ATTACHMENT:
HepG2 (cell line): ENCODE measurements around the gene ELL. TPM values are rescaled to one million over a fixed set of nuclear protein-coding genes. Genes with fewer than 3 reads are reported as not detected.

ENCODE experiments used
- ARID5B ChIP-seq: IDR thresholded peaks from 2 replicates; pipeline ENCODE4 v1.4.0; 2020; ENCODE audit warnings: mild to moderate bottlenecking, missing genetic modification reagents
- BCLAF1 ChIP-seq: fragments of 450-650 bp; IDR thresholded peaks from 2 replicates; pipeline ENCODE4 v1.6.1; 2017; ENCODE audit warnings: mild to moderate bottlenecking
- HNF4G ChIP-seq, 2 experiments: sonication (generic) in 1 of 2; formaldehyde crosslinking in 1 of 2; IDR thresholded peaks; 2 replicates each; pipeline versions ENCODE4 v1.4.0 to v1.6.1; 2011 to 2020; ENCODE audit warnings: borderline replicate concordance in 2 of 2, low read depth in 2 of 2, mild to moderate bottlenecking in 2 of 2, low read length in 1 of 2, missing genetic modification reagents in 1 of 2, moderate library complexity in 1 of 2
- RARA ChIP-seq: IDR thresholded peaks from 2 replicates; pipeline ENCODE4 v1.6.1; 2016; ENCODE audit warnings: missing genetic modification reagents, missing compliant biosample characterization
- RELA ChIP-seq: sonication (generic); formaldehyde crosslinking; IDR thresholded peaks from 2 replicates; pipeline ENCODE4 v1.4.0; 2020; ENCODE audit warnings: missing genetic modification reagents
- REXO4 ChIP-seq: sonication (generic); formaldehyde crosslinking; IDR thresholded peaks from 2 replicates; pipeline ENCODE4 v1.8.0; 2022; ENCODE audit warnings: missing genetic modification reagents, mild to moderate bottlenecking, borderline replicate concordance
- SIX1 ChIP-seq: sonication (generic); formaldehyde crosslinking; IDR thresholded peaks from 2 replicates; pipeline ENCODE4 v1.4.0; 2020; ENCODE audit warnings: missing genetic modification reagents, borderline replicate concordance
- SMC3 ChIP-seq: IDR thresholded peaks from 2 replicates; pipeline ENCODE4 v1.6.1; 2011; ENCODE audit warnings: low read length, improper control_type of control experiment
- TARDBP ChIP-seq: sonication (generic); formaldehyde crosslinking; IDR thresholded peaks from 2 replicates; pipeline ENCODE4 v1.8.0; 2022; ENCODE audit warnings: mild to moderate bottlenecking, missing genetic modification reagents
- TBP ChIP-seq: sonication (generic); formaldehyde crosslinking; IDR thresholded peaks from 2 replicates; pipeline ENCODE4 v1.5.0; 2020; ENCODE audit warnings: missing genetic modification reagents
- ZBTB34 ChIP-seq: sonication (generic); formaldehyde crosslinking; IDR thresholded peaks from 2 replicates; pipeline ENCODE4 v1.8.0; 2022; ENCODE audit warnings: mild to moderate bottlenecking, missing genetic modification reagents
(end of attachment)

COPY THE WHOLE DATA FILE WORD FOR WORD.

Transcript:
HepG2 (cell line): ENCODE measurements around the gene ELL. TPM values are rescaled to one million over a fixed set of nuclear protein-coding genes. Genes with fewer than 3 reads are reported as not detected.

ENCODE experiments used
- ARID5B ChIP-seq: IDR thresholded peaks from 2 replicates; pipeline ENCODE4 v1.4.0; 2020; ENCODE audit warnings: mild to moderate bottlenecking, missing genetic modification reagents
- BCLAF1 ChIP-seq: fragments of 450-650 bp; IDR thresholded peaks from 2 replicates; pipeline ENCODE4 v1.6.1; 2017; ENCODE audit warnings: mild to moderate bottlenecking
- HNF4G ChIP-seq, 2 experiments: sonication (generic) in 1 of 2; formaldehyde crosslinking in 1 of 2; IDR thresholded peaks; 2 replicates each; pipeline versions ENCODE4 v1.4.0 to v1.6.1; 2011 to 2020; ENCODE audit warnings: borderline replicate concordance in 2 of 2, low read depth in 2 of 2, mild to moderate bottlenecking in 2 of 2, low read length in 1 of 2, missing genetic modification reagents in 1 of 2, moderate library complexity in 1 of 2
- RARA ChIP-seq: IDR thresholded peaks from 2 replicates; pipeline ENCODE4 v1.6.1; 2016; ENCODE audit warnings: missing genetic modification reagents, missing compliant biosample characterization
- RELA ChIP-seq: sonication (generic); formaldehyde crosslinking; IDR thresholded peaks from 2 replicates; pipeline ENCODE4 v1.4.0; 2020; ENCODE audit warnings: missing genetic modification reagents
- REXO4 ChIP-seq: sonication (generic); formaldehyde crosslinking; IDR thresholded peaks from 2 replicates; pipeline ENCODE4 v1.8.0; 2022; ENCODE audit warnings: missing genetic modification reagents, mild to moderate bottlenecking, borderline replicate concordance
- SIX1 ChIP-seq: sonication (generic); formaldehyde crosslinking; IDR thresholded peaks from 2 replicates; pipeline ENCODE4 v1.4.0; 2020; ENCODE audit warnings: missing genetic modification reagents, borderline replicate concordance
- SMC3 ChIP-seq: IDR thresholded peaks from 2 replicates; pipeline ENCODE4 v1.6.1; 2011; ENCODE audit warnings: low read length, improper control_type of control experiment
- TARDBP ChIP-seq: sonication (generic); formaldehyde crosslinking; IDR thresholded peaks from 2 replicates; pipeline ENCODE4 v1.8.0; 2022; ENCODE audit warnings: mild to moderate bottlenecking, missing genetic modification reagents
- TBP ChIP-seq: sonication (generic); formaldehyde crosslinking; IDR thresholded peaks from 2 replicates; pipeline ENCODE4 v1.5.0; 2020; ENCODE audit warnings: missing genetic modification reagents
- ZBTB34 ChIP-seq: sonication (generic); formaldehyde crosslinking; IDR thresholded peaks from 2 replicates; pipeline ENCODE4 v1.8.0; 2022; ENCODE audit warnings: mild to moderate bottlenecking, missing genetic modification reagents